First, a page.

Prada's 'Anatomy of Romance' Ready To Wear Milan Show

Prada's 'Anatomy of Romance' Ready To Wear Milan Show

Prada's nightmarish display of romance through lace, thick coats and flowers

Prada's nightmarish display of romance through lace, thick coats and flowers

Text: Mayzie Hopkins

At men's fashion week earlier this year, Prada showcased looks that centered around the theme of the anti-hero from Mary Shelley's classic 1818 novel, Frankenstein. And yesterday at the women's ready to wear show in Milan, was Miuccia Prada's continuation of her artistic direction using the juxtaposing feelings of love- the romance and the ugly. "Basically it’s a sort of will, a need to narrate the good and the bad together, which kind of corresponds with our times. So, this is it, more or less," Prada told WWD.

Lace, flowers, satin and cinched waists acted as a buffer to the rest of the bulky, gothic styles. Or pairing well enough to be considered funeral home-chic. Models, whose eyebrows were bleached, wore heavy trench coats, chunky lace-up boots, and bleached or dark hair- a few even had Wednesday Addams braids. One of the main pieces, however, was the dress worn by Cara Delevine, that represented the dichotomy of love and fear with Frankenstine and his bride. Can we say #couplegoals yet?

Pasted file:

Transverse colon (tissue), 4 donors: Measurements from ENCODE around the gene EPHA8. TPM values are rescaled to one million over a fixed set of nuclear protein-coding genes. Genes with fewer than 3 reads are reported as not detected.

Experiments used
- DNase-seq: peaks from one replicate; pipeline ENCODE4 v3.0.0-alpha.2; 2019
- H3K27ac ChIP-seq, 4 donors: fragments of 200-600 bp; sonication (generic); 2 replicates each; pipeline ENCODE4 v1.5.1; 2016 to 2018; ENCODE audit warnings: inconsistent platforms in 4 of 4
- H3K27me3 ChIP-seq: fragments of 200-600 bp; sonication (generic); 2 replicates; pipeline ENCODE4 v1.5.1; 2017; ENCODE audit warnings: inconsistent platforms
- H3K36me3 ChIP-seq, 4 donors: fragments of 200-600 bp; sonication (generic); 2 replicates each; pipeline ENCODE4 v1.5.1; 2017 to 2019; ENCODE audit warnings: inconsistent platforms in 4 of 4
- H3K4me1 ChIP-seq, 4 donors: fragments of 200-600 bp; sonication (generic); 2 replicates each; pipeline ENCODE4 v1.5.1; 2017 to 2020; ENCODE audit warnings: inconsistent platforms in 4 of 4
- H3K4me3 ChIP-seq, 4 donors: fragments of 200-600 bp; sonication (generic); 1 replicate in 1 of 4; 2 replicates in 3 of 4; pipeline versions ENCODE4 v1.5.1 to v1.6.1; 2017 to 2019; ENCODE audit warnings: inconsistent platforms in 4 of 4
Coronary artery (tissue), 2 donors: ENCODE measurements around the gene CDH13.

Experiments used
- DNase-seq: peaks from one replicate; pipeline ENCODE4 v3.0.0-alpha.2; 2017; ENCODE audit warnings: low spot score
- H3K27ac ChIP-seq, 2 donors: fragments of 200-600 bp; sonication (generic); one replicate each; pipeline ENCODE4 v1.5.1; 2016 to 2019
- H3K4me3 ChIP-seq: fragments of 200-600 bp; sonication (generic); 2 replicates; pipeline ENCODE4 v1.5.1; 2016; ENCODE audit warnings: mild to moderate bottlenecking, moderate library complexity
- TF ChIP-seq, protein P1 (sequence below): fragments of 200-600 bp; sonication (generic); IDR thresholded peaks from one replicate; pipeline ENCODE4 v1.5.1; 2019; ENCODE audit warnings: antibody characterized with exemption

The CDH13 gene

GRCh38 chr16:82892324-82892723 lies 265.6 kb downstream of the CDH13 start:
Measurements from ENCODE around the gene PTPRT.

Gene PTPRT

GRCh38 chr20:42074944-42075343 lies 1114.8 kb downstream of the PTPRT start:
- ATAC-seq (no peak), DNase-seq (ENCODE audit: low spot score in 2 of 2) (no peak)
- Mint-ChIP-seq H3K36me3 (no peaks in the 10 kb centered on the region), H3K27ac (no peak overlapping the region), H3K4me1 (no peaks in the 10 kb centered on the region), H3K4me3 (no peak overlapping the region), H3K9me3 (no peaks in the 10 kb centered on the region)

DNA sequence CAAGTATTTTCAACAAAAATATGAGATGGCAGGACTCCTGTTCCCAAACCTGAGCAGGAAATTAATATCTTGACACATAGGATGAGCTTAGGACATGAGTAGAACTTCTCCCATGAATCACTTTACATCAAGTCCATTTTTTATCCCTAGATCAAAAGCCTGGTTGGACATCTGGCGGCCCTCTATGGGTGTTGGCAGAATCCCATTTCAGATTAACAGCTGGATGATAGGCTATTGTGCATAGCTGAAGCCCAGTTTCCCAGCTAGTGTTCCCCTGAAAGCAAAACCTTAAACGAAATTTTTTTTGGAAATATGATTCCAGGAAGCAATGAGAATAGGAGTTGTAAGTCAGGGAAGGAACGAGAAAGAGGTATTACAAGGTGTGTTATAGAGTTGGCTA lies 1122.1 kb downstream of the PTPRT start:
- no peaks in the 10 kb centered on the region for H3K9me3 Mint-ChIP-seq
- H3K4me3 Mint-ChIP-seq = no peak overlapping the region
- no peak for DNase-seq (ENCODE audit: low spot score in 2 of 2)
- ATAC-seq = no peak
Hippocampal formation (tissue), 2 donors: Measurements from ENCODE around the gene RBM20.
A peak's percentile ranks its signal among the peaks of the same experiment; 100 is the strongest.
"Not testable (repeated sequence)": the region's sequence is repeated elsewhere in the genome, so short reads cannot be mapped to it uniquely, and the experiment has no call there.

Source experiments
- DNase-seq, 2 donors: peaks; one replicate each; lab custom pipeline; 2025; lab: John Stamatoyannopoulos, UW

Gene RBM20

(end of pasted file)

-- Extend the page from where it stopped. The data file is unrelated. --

There also was, as Miuccia Prada often likes to include, a political undertone to the outfits. Military bomber jackets and pants, as seen on Gigi Hadid, highlighted the designers increasing fear of war and conflict in the world right now. Possibly wanting to convey that in love there's war, but likewise applying to the reversed. Her choice to include this came with some reflectiveness surrounding the industry and the reluctance to speak out on certain topics.

"I think it is a big problem that fashion is an industry producing stuff for rich people,” Prada told Vogue. “But fashion is sometimes required to talk about more [than itself], because it’s very popular. It represents other concepts, and that is scary because combining politics and fashion is at the risk of superficiality. But, of course, that was always my personal problem in my life.”

See the looks below.

Credits: Images Courtesy of Vogue

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